In this world, braggadocio, apologies and promises are fettered by reality, their weight never exceeding the air by which they are expelled.  Some words provide us pictures, others are merely exoskeletons upon the air.  However, these ephemeral weights are the ones most cutting, most remembered and most said to ourselves and others.  Their emptiness is infinitesimally tethered to each other.  They represent the greatest crutch and glitch in the greatest of human accomplishment – language and its manifestations.  To say Aldo vs McGregor is not a study of thought and action is to say it is merely two men throwing fists.  To say sports are about you, the fan, is a foolish proposal.  Sport is an art for degenerate gamblers and those willing to risk potentialities we have only ever seen on television.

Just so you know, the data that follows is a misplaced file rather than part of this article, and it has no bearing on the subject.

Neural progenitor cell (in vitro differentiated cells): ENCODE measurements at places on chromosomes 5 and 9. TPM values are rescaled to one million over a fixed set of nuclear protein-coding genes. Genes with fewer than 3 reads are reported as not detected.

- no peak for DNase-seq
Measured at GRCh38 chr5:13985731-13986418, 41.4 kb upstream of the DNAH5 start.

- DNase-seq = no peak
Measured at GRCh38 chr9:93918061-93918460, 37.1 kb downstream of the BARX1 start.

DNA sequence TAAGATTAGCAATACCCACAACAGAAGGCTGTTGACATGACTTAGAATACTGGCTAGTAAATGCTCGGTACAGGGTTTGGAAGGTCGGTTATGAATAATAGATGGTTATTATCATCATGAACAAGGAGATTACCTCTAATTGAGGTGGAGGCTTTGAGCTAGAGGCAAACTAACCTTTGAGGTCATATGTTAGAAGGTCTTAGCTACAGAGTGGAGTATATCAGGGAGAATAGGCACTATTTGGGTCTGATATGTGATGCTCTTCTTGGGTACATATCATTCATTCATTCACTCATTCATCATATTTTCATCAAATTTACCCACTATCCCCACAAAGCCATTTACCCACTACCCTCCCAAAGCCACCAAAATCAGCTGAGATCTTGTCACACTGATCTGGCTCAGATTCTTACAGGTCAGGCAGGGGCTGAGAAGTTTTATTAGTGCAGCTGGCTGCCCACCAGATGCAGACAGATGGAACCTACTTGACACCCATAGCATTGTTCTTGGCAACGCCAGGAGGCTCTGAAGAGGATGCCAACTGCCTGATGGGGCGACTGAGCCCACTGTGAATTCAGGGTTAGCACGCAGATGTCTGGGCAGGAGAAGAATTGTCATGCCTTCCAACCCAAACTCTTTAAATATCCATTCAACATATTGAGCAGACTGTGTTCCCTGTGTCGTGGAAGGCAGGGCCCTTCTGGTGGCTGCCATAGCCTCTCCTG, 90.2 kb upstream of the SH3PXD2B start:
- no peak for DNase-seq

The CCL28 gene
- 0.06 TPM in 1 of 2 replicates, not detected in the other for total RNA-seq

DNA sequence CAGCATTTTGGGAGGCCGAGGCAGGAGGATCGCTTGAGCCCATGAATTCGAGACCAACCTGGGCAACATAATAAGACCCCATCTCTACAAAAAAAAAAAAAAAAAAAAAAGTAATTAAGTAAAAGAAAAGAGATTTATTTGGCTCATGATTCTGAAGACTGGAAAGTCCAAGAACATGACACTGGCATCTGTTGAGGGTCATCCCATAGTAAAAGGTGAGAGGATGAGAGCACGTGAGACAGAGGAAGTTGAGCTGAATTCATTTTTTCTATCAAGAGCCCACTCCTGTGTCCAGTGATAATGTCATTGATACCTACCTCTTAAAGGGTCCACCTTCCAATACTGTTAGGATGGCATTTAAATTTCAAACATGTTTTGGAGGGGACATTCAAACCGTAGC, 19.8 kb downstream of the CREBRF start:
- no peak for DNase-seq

The pathway McGregor took, through Denis Siver, Marcus Brimage, Dustin Poirer is no map the way to Jose Aldo, yet rivers change path, detours lead to new intersections, and the beast always slogs linearly, without logic or reason to us mere voyeurs. 

We have arrived in no other possible world.  McGregor has an undeniable beauty, innovation and skill in his violent works, and as of late has taken an off road journey through movement exercises with Ido Portal, a staggering investment in the power of self-belief and a giving of himself to be charted by his ego.  This in stark contrast to Aldo, who reveals nothing and instead seeks to master and display fundamentals in the ring.  

What this amounts to in the cage is Aldo, minimalist of impeccable timing, facing McGregor, a self-proclaimed movement artist who seeks to teeter on the edge of what he considers the old era MMA envelope.  This creates very interesting variables that can expand or contract rapidly from the first exchange.  Both fighters see holes in the others game, and in many ways the fight will be about which fighter can convince the other of their flaws.